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Inland Echo » Home and Garden » Improving the home inexpensively through outdoor beautification

Improving the home inexpensively through outdoor beautification

By Gerry Frederick

Home improvement doesn’t always mean inside the home. It can be improving your yard and property in general too. And it doesn’t cost nearly as much as do materials or contract work on the house.

Photo by Gerry Frederick.Improvement is totally in the eye of the improver. That’s to say the people that are doing all the work. Working outside can be a lot cheaper than other renovations but the work is almost always harder. This is another way to save money and make money at the same time. You save by doing the grunt work yourself and make money by driving the value of your property higher and higher all the while making your property that much more enjoyable for everybody.

I’m as guilty as anyone when it comes to landscaping and work around the yard. I have a big yard with lots of flower beds, strawberries, raspberries and trees. Sure, we love it when everything starts to come to bloom. But it’s getting there that is the issue. It’s a lot of work every week and we know it but it still drives us to work on it even more. Strolling through the yard in summer is the one reward we relish.

Photo by Gerry Frederick.Hundreds of flowers are in full color along with dozens of fragrant flowers filling the air with different scents as we walk around. Still, it’s a lot of work and every day it demands more and more. Believe it or not this year we are planning another two planters for flowers and I’m looking at a cherry tree and perhaps a pear tree too. The only thing saving the lawn from more planters full of flowers is that the kids need somewhere to kick the soccer ball.

We do try to add landscaping aspects that help with all the work. Things like treated landscape ties to divide the flowers and other plants. They make it easier to manage the grass and for the most part define flower beds from lawn. We tried a new thing a few years ago that is working very well. We plant flowers that come back each year and that saves us from all the work of planting each spring. Perennials are a true work saver.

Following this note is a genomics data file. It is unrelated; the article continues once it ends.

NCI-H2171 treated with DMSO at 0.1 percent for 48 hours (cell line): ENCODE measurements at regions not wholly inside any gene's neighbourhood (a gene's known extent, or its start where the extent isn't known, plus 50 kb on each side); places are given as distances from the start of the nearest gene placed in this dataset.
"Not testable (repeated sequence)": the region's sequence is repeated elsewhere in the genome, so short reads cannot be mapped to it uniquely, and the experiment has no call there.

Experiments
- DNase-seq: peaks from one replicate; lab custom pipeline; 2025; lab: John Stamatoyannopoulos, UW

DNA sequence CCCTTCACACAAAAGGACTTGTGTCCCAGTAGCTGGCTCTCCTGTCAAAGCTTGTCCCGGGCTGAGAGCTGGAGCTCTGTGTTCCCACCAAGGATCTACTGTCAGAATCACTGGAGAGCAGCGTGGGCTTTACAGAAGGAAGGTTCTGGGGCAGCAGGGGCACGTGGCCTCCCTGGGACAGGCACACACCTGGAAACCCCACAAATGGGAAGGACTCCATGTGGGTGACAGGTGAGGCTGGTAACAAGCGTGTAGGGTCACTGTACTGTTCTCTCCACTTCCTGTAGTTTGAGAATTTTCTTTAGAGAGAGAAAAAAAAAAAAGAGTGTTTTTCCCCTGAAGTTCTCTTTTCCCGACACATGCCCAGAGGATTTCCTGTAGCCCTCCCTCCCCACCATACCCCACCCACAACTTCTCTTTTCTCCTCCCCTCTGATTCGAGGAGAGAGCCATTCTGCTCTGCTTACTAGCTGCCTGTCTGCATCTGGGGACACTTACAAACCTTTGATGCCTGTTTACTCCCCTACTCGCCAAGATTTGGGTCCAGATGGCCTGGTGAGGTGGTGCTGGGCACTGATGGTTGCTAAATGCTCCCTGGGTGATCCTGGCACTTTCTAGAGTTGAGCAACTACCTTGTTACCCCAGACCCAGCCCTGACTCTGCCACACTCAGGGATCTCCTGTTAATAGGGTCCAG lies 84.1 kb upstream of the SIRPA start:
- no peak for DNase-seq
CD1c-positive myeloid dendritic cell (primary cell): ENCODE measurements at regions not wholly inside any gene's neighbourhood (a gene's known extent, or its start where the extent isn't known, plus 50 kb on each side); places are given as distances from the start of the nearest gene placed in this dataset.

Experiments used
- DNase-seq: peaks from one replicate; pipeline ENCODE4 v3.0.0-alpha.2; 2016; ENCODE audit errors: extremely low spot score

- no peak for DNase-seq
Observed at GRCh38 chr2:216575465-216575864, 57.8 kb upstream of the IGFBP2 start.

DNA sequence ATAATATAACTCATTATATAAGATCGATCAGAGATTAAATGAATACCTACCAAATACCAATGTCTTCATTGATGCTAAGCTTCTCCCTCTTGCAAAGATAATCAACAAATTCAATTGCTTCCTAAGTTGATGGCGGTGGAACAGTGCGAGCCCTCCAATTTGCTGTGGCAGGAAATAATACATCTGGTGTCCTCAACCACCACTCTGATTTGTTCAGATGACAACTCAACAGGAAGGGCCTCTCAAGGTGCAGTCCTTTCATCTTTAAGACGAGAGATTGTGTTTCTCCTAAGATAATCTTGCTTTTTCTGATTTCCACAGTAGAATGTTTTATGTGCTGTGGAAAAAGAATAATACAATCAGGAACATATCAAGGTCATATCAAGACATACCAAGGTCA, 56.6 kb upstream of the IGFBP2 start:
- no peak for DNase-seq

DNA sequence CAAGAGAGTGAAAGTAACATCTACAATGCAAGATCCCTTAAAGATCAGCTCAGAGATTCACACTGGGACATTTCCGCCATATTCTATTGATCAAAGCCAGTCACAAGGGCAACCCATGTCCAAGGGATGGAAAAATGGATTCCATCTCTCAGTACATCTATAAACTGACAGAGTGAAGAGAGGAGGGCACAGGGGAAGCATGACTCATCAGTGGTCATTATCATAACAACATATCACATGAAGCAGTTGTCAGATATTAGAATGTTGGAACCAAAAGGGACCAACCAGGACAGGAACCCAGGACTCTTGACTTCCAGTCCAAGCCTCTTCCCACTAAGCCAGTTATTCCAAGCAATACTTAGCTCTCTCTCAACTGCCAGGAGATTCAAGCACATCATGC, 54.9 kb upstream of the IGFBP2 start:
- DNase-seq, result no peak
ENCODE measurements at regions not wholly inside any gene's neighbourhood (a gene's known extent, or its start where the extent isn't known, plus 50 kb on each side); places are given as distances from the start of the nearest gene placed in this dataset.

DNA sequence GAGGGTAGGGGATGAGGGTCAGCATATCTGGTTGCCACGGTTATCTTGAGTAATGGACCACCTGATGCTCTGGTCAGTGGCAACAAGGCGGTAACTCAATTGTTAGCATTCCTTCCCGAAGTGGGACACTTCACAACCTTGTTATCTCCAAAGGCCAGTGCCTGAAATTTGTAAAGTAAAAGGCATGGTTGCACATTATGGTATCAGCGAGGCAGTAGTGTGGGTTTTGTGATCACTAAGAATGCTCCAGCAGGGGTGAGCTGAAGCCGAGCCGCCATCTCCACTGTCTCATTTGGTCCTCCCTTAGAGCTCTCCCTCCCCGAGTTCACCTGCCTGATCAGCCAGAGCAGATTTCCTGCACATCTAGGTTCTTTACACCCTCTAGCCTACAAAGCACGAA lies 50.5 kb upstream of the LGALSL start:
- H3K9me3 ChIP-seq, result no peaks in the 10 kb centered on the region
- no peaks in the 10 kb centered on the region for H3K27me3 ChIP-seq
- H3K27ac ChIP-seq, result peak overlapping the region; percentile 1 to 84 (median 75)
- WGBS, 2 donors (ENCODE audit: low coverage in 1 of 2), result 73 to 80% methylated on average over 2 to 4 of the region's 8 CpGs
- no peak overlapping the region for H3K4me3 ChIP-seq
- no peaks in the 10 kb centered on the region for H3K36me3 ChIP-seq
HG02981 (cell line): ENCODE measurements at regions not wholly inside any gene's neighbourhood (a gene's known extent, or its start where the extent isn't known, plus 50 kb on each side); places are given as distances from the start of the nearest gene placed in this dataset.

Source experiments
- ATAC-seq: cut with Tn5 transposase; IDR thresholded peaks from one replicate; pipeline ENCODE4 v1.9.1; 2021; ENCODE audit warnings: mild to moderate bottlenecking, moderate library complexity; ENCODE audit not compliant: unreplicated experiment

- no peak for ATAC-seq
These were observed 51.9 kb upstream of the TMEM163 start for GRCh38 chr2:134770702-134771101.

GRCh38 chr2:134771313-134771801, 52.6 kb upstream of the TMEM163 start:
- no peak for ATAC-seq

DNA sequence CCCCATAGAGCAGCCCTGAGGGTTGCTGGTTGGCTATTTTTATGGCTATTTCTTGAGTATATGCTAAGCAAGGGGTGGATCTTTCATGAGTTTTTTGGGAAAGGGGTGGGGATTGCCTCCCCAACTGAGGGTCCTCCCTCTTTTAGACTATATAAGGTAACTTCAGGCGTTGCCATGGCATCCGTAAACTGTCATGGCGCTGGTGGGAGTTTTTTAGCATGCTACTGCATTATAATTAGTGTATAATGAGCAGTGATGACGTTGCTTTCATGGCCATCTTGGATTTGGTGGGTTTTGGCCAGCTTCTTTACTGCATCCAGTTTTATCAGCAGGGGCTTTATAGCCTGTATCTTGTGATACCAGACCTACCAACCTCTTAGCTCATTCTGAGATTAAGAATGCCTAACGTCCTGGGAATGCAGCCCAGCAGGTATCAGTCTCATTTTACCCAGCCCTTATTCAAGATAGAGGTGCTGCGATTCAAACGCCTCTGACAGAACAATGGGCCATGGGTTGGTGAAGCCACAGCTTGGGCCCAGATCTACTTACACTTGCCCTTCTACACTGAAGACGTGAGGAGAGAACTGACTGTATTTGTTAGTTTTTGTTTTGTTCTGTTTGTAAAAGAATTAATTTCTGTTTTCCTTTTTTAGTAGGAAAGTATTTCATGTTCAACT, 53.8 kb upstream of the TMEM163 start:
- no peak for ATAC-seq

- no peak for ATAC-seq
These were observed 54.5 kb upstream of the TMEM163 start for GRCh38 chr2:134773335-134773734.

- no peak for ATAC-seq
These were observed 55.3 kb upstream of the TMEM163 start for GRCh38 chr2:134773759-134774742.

We also planned it out so that we have flowers in all the beds blooming all year. When the early ones are done some other flower with a funny name takes over. It’s a good system and it works well for us because it keeps the work down as well as the cost and that’s what I’m talking about, lower work load and ever lower cost. Come to think of it, that’s how Susan got me on board with the yard work in the first place.

Photo by Gerry Frederick.Walks through the greenhouses can be cheerful, however there sure is a lot to know. My method is pretty simple. I call her over and say, “We need some of these,” and she says, “No we don’t. They die in the fall. Look over there and find something you like. They come back each year.” And off I go. After a few years of this I haven’t learned anything about what dies in the fall and what comes back. What I did learn is that you can’t go on this kind of expedition without supervision.

Truly it’s getting better. This year I bring my glasses and after some careful tutoring I know where to look on the label to get the info I need and I start my color and size selection from there. Boy I do admire those that know this stuff already. As far as my yard goes I regularly take credit for the great flower beds and the wonderful selection of plants.

The truth is my only real participation is carrying the stuff to the car and unloading it all when we get home. I’m sure that’s the only reason she tolerates me even being there with all my questions and unresponsive demands on total control. My goal this year is to have more than the apple tree on my list of plants I honestly know the name of.

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